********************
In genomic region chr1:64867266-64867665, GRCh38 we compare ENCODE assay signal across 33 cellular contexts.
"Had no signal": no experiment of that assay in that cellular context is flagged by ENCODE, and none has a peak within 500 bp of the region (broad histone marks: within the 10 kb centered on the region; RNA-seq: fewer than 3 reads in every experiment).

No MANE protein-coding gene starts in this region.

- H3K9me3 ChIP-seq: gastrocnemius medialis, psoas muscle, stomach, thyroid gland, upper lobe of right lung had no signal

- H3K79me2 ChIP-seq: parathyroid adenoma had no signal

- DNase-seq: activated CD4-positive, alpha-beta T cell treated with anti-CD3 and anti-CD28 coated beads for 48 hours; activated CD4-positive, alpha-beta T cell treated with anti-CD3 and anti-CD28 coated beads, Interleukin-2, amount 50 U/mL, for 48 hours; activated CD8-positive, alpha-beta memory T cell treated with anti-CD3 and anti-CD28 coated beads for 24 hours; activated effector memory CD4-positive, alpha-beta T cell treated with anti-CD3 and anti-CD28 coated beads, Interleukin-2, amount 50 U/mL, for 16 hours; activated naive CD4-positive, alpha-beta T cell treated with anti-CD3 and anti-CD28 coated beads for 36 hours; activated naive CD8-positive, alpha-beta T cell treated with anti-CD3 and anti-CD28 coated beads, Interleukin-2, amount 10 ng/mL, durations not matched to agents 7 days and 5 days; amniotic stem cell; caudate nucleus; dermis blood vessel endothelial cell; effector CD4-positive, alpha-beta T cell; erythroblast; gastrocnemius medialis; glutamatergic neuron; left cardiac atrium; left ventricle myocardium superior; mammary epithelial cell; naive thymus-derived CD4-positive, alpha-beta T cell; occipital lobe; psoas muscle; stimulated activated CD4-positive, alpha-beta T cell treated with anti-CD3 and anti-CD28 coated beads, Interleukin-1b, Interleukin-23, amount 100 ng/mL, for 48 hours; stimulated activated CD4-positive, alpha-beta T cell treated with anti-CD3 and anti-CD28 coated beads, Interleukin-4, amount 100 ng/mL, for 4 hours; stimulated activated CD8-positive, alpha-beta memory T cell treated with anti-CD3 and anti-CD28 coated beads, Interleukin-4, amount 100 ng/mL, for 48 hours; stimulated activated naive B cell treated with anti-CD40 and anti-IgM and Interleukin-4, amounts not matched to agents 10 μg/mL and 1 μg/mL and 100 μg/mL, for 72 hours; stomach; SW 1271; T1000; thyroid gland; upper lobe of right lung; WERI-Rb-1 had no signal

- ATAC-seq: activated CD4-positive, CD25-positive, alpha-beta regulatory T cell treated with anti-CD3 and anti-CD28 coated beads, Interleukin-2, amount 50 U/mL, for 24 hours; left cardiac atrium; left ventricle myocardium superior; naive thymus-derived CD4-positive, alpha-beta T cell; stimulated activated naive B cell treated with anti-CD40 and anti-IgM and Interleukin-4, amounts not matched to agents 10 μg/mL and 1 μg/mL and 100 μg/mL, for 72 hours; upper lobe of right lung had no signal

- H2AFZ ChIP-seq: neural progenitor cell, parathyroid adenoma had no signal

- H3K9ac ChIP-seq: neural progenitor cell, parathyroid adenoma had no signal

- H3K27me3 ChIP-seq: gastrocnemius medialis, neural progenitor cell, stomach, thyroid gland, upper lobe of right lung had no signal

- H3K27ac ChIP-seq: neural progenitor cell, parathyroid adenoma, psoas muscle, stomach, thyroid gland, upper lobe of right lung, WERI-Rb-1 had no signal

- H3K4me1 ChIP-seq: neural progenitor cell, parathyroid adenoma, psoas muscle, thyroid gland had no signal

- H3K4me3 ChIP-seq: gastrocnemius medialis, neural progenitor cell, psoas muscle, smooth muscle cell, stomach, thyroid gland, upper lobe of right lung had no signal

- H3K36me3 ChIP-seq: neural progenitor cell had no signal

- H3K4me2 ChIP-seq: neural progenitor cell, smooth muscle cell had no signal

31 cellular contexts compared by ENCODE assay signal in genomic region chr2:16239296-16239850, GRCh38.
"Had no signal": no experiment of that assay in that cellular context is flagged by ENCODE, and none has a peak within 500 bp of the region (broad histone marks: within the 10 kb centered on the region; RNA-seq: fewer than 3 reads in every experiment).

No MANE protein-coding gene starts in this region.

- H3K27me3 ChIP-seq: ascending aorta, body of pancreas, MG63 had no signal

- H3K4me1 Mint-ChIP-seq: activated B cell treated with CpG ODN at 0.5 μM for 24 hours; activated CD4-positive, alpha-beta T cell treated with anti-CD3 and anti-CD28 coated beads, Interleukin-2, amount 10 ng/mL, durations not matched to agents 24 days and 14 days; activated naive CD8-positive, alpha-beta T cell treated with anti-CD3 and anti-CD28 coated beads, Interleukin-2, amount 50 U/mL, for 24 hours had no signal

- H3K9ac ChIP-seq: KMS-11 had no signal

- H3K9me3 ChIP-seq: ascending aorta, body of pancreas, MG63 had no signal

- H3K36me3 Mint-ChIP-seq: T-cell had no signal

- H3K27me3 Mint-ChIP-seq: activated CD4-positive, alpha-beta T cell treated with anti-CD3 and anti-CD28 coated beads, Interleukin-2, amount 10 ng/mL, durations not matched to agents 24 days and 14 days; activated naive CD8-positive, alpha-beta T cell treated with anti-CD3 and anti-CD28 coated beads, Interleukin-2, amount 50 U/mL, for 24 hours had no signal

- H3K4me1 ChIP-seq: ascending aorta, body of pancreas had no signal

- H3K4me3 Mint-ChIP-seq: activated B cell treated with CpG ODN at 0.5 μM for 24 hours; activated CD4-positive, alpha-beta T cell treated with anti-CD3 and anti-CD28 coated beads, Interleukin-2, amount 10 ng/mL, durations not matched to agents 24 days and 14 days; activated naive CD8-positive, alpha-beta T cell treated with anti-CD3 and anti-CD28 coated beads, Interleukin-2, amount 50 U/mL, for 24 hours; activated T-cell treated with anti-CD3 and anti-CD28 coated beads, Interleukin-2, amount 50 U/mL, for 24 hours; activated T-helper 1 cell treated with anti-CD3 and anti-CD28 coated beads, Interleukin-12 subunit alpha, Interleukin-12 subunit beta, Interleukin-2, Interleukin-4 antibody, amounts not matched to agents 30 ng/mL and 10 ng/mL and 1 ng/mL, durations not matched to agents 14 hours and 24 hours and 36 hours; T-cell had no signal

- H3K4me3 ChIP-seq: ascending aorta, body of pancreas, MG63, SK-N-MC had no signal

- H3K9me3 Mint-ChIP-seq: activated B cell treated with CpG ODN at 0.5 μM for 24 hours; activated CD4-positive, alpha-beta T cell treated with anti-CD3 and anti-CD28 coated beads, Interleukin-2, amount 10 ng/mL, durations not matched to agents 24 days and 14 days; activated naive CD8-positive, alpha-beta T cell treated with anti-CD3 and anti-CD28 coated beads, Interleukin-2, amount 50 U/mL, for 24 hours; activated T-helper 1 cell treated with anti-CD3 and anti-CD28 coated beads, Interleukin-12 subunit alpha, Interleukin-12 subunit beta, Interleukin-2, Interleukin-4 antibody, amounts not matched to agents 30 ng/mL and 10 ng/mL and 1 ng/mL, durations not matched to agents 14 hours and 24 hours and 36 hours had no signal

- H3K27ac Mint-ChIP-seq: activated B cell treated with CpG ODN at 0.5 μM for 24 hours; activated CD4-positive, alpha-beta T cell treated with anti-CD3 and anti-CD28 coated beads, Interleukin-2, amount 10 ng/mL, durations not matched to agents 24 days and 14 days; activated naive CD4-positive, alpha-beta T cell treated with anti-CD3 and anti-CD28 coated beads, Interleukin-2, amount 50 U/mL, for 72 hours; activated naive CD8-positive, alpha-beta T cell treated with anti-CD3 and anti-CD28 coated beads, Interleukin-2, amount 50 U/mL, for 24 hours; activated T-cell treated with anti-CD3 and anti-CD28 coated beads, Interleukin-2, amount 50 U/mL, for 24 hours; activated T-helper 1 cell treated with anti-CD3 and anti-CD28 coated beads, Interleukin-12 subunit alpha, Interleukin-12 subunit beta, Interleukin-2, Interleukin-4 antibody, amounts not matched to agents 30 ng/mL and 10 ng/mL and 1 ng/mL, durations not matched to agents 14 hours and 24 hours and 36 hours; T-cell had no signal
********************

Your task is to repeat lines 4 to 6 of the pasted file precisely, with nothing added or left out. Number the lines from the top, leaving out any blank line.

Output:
- H3K9me3 ChIP-seq: gastrocnemius medialis, psoas muscle, stomach, thyroid gland, upper lobe of right lung had no signal

- H3K79me2 ChIP-seq: parathyroid adenoma had no signal

- DNase-seq: activated CD4-positive, alpha-beta T cell treated with anti-CD3 and anti-CD28 coated beads for 48 hours; activated CD4-positive, alpha-beta T cell treated with anti-CD3 and anti-CD28 coated beads, Interleukin-2, amount 50 U/mL, for 48 hours; activated CD8-positive, alpha-beta memory T cell treated with anti-CD3 and anti-CD28 coated beads for 24 hours; activated effector memory CD4-positive, alpha-beta T cell treated with anti-CD3 and anti-CD28 coated beads, Interleukin-2, amount 50 U/mL, for 16 hours; activated naive CD4-positive, alpha-beta T cell treated with anti-CD3 and anti-CD28 coated beads for 36 hours; activated naive CD8-positive, alpha-beta T cell treated with anti-CD3 and anti-CD28 coated beads, Interleukin-2, amount 10 ng/mL, durations not matched to agents 7 days and 5 days; amniotic stem cell; caudate nucleus; dermis blood vessel endothelial cell; effector CD4-positive, alpha-beta T cell; erythroblast; gastrocnemius medialis; glutamatergic neuron; left cardiac atrium; left ventricle myocardium superior; mammary epithelial cell; naive thymus-derived CD4-positive, alpha-beta T cell; occipital lobe; psoas muscle; stimulated activated CD4-positive, alpha-beta T cell treated with anti-CD3 and anti-CD28 coated beads, Interleukin-1b, Interleukin-23, amount 100 ng/mL, for 48 hours; stimulated activated CD4-positive, alpha-beta T cell treated with anti-CD3 and anti-CD28 coated beads, Interleukin-4, amount 100 ng/mL, for 4 hours; stimulated activated CD8-positive, alpha-beta memory T cell treated with anti-CD3 and anti-CD28 coated beads, Interleukin-4, amount 100 ng/mL, for 48 hours; stimulated activated naive B cell treated with anti-CD40 and anti-IgM and Interleukin-4, amounts not matched to agents 10 μg/mL and 1 μg/mL and 100 μg/mL, for 72 hours; stomach; SW 1271; T1000; thyroid gland; upper lobe of right lung; WERI-Rb-1 had no signal